How lonely are you? Is it me or everyone else?

“We are all so much together, but we are all dying of loneliness.”

Albert Schweitzer

I have been thinking of loneliness recently and I found myself going round and round in circles in a Chicken or Egg fashion. Does depression cause loneliness or does loneliness cause depression? Can you be lonely and not depressed? The answer that I came to was it doesn't matter. The important thing to recognise is that loneliness is a real problem and another weight tied to your Sponge Bob shaped helium filled happiness balloon.

How can loneliness be a problem? We have never had such a range of ways to stay in contact with each other, video calls, mobile phones with reception everywhere and a plethora of social media platforms. If you have an interest in a niche topic there will be a group on Facebook that discusses that topic in all its wonder and minute detail. The solution would seem simple if you are lonely go and meet people, hang out with others, either on-line or in person. There are apps devoted to meeting people all from the comfort of your armchair or office cubicle. However loneliness doesn't exist in isolation within the mind. Ironically loneliness has company and can be tied up with lots of other conditions, self-esteem issues, and negative thinking. For some people being alone is a sign that they are on the right track and forging ahead and do not want or need interaction with others. For the majority of us however positive social interaction is a basic human need that keeps us mentally healthy and happy.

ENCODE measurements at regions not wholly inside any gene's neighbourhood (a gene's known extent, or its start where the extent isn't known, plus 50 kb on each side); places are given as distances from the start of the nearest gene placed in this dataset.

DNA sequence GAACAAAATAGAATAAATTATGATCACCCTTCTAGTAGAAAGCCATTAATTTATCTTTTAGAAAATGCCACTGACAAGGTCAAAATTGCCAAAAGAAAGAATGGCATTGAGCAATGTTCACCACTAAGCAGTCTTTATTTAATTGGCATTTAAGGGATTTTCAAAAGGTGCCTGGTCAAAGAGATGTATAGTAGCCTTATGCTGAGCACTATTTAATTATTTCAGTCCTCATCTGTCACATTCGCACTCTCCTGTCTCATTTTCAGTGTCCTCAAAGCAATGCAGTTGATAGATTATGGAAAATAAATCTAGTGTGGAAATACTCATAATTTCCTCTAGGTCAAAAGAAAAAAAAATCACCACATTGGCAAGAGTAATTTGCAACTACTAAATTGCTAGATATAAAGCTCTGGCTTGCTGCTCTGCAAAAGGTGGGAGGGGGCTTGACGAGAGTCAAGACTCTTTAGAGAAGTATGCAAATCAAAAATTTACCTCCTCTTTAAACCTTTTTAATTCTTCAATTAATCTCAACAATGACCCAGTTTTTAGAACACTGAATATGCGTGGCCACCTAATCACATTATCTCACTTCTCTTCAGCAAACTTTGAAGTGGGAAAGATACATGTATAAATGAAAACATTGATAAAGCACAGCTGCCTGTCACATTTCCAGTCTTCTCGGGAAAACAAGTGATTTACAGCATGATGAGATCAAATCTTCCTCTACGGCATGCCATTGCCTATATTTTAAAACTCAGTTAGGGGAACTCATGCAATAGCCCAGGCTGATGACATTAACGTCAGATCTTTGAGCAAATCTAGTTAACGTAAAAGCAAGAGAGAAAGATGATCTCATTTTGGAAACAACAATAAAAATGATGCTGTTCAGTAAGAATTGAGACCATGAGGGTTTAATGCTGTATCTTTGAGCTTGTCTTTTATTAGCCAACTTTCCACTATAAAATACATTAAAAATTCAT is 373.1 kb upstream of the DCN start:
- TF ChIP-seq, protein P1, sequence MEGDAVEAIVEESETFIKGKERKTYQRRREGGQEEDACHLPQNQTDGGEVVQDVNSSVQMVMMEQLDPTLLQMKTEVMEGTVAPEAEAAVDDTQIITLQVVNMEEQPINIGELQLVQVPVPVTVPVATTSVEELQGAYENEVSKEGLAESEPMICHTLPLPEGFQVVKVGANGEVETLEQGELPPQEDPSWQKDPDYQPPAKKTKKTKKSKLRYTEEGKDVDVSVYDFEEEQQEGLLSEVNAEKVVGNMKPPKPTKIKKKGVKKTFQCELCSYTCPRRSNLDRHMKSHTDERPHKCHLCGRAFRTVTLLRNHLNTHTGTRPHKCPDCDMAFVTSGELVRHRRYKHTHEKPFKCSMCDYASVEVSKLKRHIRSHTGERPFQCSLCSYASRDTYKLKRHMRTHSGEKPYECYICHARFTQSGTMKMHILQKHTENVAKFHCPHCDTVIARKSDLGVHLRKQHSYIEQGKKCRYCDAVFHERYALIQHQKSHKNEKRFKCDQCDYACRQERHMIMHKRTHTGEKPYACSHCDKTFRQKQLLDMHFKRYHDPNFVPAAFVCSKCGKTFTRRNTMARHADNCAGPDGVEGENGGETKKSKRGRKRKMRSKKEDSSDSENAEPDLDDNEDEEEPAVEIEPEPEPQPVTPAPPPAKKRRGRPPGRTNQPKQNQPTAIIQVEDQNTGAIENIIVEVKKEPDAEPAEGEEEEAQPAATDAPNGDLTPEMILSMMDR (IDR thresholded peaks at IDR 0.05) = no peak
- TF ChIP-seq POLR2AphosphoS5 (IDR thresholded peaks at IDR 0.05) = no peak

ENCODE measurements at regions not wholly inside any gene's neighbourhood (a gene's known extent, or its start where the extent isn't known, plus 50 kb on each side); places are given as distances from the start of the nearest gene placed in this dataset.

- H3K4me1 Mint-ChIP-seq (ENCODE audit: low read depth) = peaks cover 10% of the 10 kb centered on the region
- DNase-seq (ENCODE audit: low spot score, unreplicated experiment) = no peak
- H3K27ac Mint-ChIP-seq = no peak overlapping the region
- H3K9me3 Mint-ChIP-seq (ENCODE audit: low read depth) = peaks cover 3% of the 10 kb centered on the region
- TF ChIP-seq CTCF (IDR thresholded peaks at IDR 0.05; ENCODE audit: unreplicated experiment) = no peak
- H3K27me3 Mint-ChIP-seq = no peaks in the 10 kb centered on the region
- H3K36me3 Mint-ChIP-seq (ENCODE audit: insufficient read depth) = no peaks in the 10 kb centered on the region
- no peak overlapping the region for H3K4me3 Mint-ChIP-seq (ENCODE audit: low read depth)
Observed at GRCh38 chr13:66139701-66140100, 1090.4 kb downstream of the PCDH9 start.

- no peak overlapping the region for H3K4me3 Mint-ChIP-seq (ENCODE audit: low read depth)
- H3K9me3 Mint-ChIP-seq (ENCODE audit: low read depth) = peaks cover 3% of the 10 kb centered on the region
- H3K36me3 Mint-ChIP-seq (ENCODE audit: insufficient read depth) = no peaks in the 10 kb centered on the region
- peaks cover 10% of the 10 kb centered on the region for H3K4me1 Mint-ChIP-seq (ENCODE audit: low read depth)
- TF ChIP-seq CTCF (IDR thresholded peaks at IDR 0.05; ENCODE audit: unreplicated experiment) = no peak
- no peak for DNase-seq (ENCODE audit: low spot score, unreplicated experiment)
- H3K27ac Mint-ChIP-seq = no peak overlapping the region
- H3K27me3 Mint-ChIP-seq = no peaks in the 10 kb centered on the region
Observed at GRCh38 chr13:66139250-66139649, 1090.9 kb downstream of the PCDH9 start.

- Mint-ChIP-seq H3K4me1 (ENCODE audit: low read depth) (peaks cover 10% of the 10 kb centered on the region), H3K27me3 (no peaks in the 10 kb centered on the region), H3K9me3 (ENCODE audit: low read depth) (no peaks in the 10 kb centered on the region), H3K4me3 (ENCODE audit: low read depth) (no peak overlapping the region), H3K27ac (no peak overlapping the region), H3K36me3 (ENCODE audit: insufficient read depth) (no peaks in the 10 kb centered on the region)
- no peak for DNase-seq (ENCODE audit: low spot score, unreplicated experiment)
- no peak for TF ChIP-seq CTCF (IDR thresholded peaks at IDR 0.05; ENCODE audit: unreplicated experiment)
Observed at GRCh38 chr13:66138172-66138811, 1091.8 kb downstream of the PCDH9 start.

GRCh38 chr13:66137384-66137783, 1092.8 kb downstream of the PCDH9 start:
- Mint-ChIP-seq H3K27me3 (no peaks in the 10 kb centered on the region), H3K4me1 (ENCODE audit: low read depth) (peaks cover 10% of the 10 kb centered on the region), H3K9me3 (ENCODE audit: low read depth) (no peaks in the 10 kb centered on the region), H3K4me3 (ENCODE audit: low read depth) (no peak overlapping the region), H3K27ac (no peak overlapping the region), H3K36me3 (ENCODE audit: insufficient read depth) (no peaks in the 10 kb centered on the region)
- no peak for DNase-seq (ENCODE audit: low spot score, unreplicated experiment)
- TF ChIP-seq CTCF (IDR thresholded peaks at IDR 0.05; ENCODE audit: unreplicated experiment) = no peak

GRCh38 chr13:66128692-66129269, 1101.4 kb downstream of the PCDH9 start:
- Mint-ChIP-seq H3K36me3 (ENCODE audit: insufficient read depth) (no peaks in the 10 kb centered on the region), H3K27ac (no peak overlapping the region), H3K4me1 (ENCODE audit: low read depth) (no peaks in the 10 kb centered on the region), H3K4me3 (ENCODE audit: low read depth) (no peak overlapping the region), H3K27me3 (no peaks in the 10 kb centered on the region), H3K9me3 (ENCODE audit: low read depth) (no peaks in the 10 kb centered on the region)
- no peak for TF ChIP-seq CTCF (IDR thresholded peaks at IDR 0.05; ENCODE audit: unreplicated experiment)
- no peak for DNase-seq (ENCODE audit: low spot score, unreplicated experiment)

The average working week for an office dweller (like me) is around 8 hours a day. Although you are surrounded by people in the office it is probable with no meaningful or emotional or insightful communication you will begin to feel lonely. A study from California state university in 2011 states that, loneliness had a:

“Significant influence on employee work performance, both in direct tasks, as well as employee team member and team role effectiveness rated by both the employee’s work unit members and supervisor”.

Hakan Ozcelik and Sigal Barsade Work loneliness and employee performance 2011.

There it is, a scientific study stating what has been obvious to anyone considering the topic for a minute. A person’s state of mind had a direct relationship with how they perform. If someone is lonely they will be less productive, and give less of themselves to the role they are in. Lonely people will also give less discretionary effort*. Loneliness is bad for business and bad for people.

So what?

If you feel lonely what is the next step? How do you feel confident enough to make find friends and feel included. I suggest that the normal advice of “just get out there” “go and meet people “is pretty useless. A better approach is to nurture relationships that have two attributes:

1. Knowledge (of them and you)

2. Care (about them and you)

This is a collaborative process, you want to know and care for others and have others know and care for you. My suggestion is that to get closer to the goal of feeling connected to others do something new. Loneliness and its friends depression, anxiety and anger often conspire in order to keep us safe and to stop us from changing our routines and patterns of behaviour. Mind — loneliness is an excellent starting point for advice. To break the cycle of negativity and to quiet the inner nay saying voice seek advice and guidance from a therapist. Go to the Mind — loneliness webpage it’s an excellent starting point for advice.

*the effort that takes a contribution to a task beyond bare minimum.